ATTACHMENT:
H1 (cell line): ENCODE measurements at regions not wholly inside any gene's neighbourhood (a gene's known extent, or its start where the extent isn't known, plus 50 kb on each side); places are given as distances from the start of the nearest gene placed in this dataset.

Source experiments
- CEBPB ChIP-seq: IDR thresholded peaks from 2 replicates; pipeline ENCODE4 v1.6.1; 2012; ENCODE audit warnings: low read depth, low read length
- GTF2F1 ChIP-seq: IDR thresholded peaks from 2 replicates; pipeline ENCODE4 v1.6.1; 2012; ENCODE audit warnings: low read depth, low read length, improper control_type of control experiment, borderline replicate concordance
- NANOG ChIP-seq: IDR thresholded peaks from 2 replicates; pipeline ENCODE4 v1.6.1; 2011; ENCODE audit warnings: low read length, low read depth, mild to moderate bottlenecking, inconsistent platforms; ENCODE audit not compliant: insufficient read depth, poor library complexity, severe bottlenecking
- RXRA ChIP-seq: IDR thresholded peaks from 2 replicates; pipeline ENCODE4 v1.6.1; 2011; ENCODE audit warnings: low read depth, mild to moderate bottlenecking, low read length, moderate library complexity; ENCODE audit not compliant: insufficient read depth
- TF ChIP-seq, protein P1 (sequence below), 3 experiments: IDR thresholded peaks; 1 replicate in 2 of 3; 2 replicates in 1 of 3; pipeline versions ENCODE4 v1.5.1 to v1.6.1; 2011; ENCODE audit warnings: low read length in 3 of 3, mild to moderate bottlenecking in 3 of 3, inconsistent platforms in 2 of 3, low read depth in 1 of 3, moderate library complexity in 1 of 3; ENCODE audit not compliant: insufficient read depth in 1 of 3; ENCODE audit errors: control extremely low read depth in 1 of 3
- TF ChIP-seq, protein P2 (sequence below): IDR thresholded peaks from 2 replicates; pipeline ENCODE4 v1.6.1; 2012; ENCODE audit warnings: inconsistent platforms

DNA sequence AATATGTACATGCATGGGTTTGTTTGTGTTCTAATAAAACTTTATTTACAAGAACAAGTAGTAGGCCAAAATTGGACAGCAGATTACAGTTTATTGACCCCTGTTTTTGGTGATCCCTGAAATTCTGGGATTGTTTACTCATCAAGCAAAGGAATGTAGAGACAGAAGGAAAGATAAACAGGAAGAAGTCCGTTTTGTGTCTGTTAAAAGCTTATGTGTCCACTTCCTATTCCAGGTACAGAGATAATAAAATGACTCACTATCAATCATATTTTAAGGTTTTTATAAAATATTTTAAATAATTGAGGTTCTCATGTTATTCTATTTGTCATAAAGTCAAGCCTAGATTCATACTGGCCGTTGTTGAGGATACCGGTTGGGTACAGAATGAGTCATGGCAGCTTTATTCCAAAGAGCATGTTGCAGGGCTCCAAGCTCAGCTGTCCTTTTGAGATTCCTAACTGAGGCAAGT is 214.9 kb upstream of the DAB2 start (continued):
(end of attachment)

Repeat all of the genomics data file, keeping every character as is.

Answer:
H1 (cell line): ENCODE measurements at regions not wholly inside any gene's neighbourhood (a gene's known extent, or its start where the extent isn't known, plus 50 kb on each side); places are given as distances from the start of the nearest gene placed in this dataset.

Source experiments
- CEBPB ChIP-seq: IDR thresholded peaks from 2 replicates; pipeline ENCODE4 v1.6.1; 2012; ENCODE audit warnings: low read depth, low read length
- GTF2F1 ChIP-seq: IDR thresholded peaks from 2 replicates; pipeline ENCODE4 v1.6.1; 2012; ENCODE audit warnings: low read depth, low read length, improper control_type of control experiment, borderline replicate concordance
- NANOG ChIP-seq: IDR thresholded peaks from 2 replicates; pipeline ENCODE4 v1.6.1; 2011; ENCODE audit warnings: low read length, low read depth, mild to moderate bottlenecking, inconsistent platforms; ENCODE audit not compliant: insufficient read depth, poor library complexity, severe bottlenecking
- RXRA ChIP-seq: IDR thresholded peaks from 2 replicates; pipeline ENCODE4 v1.6.1; 2011; ENCODE audit warnings: low read depth, mild to moderate bottlenecking, low read length, moderate library complexity; ENCODE audit not compliant: insufficient read depth
- TF ChIP-seq, protein P1 (sequence below), 3 experiments: IDR thresholded peaks; 1 replicate in 2 of 3; 2 replicates in 1 of 3; pipeline versions ENCODE4 v1.5.1 to v1.6.1; 2011; ENCODE audit warnings: low read length in 3 of 3, mild to moderate bottlenecking in 3 of 3, inconsistent platforms in 2 of 3, low read depth in 1 of 3, moderate library complexity in 1 of 3; ENCODE audit not compliant: insufficient read depth in 1 of 3; ENCODE audit errors: control extremely low read depth in 1 of 3
- TF ChIP-seq, protein P2 (sequence below): IDR thresholded peaks from 2 replicates; pipeline ENCODE4 v1.6.1; 2012; ENCODE audit warnings: inconsistent platforms

DNA sequence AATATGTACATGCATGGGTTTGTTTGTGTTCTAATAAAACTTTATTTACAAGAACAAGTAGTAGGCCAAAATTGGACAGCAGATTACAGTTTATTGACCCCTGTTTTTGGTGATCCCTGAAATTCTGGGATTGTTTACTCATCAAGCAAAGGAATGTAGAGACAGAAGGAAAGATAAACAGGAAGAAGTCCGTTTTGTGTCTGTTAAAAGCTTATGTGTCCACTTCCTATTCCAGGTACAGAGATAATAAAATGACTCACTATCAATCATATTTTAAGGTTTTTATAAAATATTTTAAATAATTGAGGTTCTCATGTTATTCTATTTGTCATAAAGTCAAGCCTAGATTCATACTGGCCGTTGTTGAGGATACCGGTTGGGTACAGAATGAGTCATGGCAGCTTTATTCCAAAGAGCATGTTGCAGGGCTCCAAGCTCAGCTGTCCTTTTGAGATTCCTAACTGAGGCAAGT is 214.9 kb upstream of the DAB2 start (continued):